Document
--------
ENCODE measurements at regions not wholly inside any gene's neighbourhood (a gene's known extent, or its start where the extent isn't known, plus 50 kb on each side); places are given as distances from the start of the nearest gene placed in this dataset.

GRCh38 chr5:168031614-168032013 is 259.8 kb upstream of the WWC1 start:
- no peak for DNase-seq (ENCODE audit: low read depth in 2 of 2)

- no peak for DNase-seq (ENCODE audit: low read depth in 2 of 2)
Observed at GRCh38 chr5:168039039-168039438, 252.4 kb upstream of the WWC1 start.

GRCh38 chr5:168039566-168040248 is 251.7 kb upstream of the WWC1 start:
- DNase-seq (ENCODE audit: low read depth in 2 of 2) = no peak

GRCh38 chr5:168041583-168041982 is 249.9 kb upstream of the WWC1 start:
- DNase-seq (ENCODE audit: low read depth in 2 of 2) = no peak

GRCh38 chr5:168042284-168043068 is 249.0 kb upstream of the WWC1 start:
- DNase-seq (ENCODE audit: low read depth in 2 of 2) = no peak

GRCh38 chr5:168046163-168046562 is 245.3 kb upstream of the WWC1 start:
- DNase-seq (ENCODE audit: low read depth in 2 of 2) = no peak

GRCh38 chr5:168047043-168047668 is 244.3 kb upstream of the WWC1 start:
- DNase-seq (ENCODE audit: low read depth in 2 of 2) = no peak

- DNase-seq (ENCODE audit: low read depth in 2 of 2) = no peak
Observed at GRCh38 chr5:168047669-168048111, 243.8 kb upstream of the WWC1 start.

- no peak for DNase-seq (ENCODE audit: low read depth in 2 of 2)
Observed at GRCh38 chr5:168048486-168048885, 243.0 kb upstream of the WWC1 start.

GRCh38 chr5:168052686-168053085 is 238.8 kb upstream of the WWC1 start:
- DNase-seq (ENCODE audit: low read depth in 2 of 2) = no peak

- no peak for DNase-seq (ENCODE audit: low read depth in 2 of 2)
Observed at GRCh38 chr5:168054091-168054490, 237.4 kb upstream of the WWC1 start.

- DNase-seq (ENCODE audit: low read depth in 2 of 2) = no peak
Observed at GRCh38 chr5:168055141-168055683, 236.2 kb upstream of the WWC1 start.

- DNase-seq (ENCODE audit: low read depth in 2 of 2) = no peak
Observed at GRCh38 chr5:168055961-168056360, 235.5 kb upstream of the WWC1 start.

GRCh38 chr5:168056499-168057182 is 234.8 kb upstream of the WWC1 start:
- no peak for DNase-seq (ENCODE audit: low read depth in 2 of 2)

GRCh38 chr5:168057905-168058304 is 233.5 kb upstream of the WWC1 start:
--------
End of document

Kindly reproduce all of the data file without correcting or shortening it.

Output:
ENCODE measurements at regions not wholly inside any gene's neighbourhood (a gene's known extent, or its start where the extent isn't known, plus 50 kb on each side); places are given as distances from the start of the nearest gene placed in this dataset.

GRCh38 chr5:168031614-168032013 is 259.8 kb upstream of the WWC1 start:
- no peak for DNase-seq (ENCODE audit: low read depth in 2 of 2)

- no peak for DNase-seq (ENCODE audit: low read depth in 2 of 2)
Observed at GRCh38 chr5:168039039-168039438, 252.4 kb upstream of the WWC1 start.

GRCh38 chr5:168039566-168040248 is 251.7 kb upstream of the WWC1 start:
- DNase-seq (ENCODE audit: low read depth in 2 of 2) = no peak

GRCh38 chr5:168041583-168041982 is 249.9 kb upstream of the WWC1 start:
- DNase-seq (ENCODE audit: low read depth in 2 of 2) = no peak

GRCh38 chr5:168042284-168043068 is 249.0 kb upstream of the WWC1 start:
- DNase-seq (ENCODE audit: low read depth in 2 of 2) = no peak

GRCh38 chr5:168046163-168046562 is 245.3 kb upstream of the WWC1 start:
- DNase-seq (ENCODE audit: low read depth in 2 of 2) = no peak

GRCh38 chr5:168047043-168047668 is 244.3 kb upstream of the WWC1 start:
- DNase-seq (ENCODE audit: low read depth in 2 of 2) = no peak

- DNase-seq (ENCODE audit: low read depth in 2 of 2) = no peak
Observed at GRCh38 chr5:168047669-168048111, 243.8 kb upstream of the WWC1 start.

- no peak for DNase-seq (ENCODE audit: low read depth in 2 of 2)
Observed at GRCh38 chr5:168048486-168048885, 243.0 kb upstream of the WWC1 start.

GRCh38 chr5:168052686-168053085 is 238.8 kb upstream of the WWC1 start:
- DNase-seq (ENCODE audit: low read depth in 2 of 2) = no peak

- no peak for DNase-seq (ENCODE audit: low read depth in 2 of 2)
Observed at GRCh38 chr5:168054091-168054490, 237.4 kb upstream of the WWC1 start.

- DNase-seq (ENCODE audit: low read depth in 2 of 2) = no peak
Observed at GRCh38 chr5:168055141-168055683, 236.2 kb upstream of the WWC1 start.

- DNase-seq (ENCODE audit: low read depth in 2 of 2) = no peak
Observed at GRCh38 chr5:168055961-168056360, 235.5 kb upstream of the WWC1 start.

GRCh38 chr5:168056499-168057182 is 234.8 kb upstream of the WWC1 start:
- no peak for DNase-seq (ENCODE audit: low read depth in 2 of 2)

GRCh38 chr5:168057905-168058304 is 233.5 kb upstream of the WWC1 start: